Foods high in sugar and refined carbohydrates such as bread, pasta and cereal increase the body's production of insulin. At high levels, insulin easily can cause food to be converted into body fat, according to Atkins' Web site.
"The name of the game is to reduce insulin levels," agrees Dr. Michael Eades, who co-authored the book "Protein Power" in 1996 with his wife, Dr. Mary Dan Eades. They opened Colorado Center for Metabolic Medicine in Boulder, Colo., in 1997.
People on the "Protein Power" plan initially reduce carbohydrate intake significantly. The plan promotes obtaining carbs from fruits and green, leafy vegetables instead of grains and starchy vegetables such as potatoes.
As its name suggests, the plan also calls for a higher consumption of protein, including fish, red meat, poultry and wild game. The amount of protein a person needs is determined by activity level, Eades says.
Eades says most people on the "Protein Power" diet don't have any restrictions on fat intake. He says fat and protein are more filling than carbohydrates and therefore people eat less and lose weight.
But diets that reduce carbohydrates and call for an increase in protein and fat consumption can increase cholesterol levels, says Carolyn Sagle, a registered dietitian at Jefferson Memorial Hospital in Ranson, W.Va.
In his 20 years in medicine, Eades says he has seen high-protein/low-carbohydrate diets have the opposite effect.
"It's the single-most effective thing I've seen for lowering cholesterol," he says.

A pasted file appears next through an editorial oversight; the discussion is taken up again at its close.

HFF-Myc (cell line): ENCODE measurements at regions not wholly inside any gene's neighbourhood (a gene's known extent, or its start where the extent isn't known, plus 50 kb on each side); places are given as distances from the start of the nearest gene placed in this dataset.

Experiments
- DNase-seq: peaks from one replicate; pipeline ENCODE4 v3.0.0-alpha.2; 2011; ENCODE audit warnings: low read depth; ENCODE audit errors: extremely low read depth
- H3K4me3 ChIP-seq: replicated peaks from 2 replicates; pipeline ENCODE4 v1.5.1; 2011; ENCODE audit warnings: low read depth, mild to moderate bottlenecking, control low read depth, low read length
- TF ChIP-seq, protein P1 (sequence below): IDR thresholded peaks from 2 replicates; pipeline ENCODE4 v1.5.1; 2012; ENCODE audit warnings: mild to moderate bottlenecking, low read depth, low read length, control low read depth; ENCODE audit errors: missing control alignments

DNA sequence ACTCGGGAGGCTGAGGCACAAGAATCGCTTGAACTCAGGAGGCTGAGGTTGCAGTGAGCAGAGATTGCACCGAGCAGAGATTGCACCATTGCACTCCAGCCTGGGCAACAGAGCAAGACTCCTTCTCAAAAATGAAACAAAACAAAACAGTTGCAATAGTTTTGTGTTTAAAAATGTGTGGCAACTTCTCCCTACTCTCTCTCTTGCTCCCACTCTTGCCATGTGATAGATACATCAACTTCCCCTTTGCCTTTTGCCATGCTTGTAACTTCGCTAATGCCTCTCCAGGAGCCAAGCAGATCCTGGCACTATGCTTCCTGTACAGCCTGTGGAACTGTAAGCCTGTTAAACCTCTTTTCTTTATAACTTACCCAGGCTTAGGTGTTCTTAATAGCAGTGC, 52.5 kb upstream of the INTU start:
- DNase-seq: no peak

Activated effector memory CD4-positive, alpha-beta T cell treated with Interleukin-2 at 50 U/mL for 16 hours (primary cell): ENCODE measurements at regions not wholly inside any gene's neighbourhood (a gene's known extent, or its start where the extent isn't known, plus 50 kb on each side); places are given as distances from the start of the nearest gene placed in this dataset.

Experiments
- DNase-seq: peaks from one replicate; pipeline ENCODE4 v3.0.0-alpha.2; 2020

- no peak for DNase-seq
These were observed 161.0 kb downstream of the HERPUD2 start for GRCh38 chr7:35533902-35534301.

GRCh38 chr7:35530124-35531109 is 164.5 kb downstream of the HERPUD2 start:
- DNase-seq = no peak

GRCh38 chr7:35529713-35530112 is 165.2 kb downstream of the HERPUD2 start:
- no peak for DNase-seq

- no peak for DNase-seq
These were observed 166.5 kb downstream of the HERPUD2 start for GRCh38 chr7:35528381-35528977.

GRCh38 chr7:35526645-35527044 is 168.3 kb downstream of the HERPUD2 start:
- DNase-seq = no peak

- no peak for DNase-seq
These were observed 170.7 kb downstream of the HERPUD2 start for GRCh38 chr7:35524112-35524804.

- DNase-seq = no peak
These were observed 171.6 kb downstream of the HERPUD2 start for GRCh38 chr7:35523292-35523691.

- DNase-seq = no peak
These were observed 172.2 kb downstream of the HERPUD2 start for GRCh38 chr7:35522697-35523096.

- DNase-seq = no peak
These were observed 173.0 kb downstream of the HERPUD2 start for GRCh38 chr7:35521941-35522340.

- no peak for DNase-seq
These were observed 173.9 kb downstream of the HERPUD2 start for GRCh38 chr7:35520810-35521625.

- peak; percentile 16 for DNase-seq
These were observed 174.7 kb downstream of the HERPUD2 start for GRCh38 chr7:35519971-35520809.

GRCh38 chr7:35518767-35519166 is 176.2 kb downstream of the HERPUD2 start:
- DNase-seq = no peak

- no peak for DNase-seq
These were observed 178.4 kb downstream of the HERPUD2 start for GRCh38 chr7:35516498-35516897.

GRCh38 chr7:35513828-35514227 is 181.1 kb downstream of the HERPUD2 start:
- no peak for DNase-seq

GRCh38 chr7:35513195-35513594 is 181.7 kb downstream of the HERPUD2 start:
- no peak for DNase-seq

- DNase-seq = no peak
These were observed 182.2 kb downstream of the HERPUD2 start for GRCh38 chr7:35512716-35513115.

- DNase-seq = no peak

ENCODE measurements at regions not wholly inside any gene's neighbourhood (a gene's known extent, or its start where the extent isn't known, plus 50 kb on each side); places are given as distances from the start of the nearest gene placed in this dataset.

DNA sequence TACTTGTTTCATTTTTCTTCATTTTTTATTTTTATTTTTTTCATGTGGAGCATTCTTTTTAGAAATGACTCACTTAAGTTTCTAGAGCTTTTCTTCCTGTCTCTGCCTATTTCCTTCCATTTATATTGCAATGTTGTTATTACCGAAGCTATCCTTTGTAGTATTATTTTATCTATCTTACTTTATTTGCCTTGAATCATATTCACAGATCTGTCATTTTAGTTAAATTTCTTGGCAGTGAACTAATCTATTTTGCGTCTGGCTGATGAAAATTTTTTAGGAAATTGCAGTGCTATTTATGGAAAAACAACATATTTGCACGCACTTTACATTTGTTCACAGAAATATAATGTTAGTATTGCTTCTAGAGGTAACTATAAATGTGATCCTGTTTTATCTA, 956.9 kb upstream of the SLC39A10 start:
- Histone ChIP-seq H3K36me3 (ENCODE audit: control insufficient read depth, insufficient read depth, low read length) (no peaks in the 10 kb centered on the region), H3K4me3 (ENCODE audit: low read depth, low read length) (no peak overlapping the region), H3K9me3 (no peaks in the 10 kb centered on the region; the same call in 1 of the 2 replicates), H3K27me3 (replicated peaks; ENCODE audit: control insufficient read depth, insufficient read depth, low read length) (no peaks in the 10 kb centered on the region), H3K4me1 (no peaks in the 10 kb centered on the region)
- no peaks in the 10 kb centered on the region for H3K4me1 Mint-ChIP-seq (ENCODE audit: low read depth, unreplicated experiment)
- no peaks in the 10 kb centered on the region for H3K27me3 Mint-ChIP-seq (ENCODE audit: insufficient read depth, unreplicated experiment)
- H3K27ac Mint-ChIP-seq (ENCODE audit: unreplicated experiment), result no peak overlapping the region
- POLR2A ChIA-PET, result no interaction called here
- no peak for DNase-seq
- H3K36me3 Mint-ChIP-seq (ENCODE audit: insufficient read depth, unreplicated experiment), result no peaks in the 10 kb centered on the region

Eades says about 15 percent of the cholesterol in the blood comes from food - the rest is produced by the body. Insulin stimulates cholesterol production, he says, so by cutting back on foods that promote the body's creation of insulin, cholesterol levels decline.
"The body prefers the breakdown products of carbohydrates," one of which is sugar, says Joyce Blakeman, a registered dietitian at Washington County Hospital. "Every cell wants sugar for energy."
Dr. Luis Balart, staff gastroenterologist at Memorial Medical Center in New Orleans and one of the authors of "Sugar Busters!" emphasizes the need to eat the most natural forms of carbohydrates.
He recommends substituting whole-grain rice for white rice and sweet potatoes for white potatoes to reduce sugar intake. He also suggests people avoid highly processed cereals and reach instead for bran cereals or oatmeal.
"The more back-to-nature you go ... the harder your body has to work to digest these things," says Balart, also chief of gastroenterology at Louisiana State University Medical School.
The slower foods are absorbed, the less appetite you'll have, he says.
Moderation is best
American Diabetes Association recommends a diet that contains 50 to 55 percent carbohydrates, 15 to 20 percent protein and 30 percent fat, Sagle says.
Many people get so caught up in the desire to reduce weight quickly that they don't consider the long-term effects of depriving their bodies of carbohydrates, Sagle says.
"We're so sick of being told low-fat, low-fat, that we're looking for something else," Sagle says.
People too often go to extremes in their eating habits rather than trying everything in moderation, Sagle says.
"We need to get more of a balance," Sagle says.
Sagle says those who eliminate carbohydrates from their diets risk deficiencies in vitamin C and calcium. They also may lose potassium, though it can be found in some lean meats, she says.
A lack of vitamin C can cause aching joints and bleeding gums. Such a deficiency also can make wounds heal more slowly and can weaken the body's ability to resist infection, Sagle says.
Eades says diets such as Protein Power that call for obtaining carbohydrates from the fruit and vegetable food groups provide plenty of essential vitamins.
-- What some of the diets recommend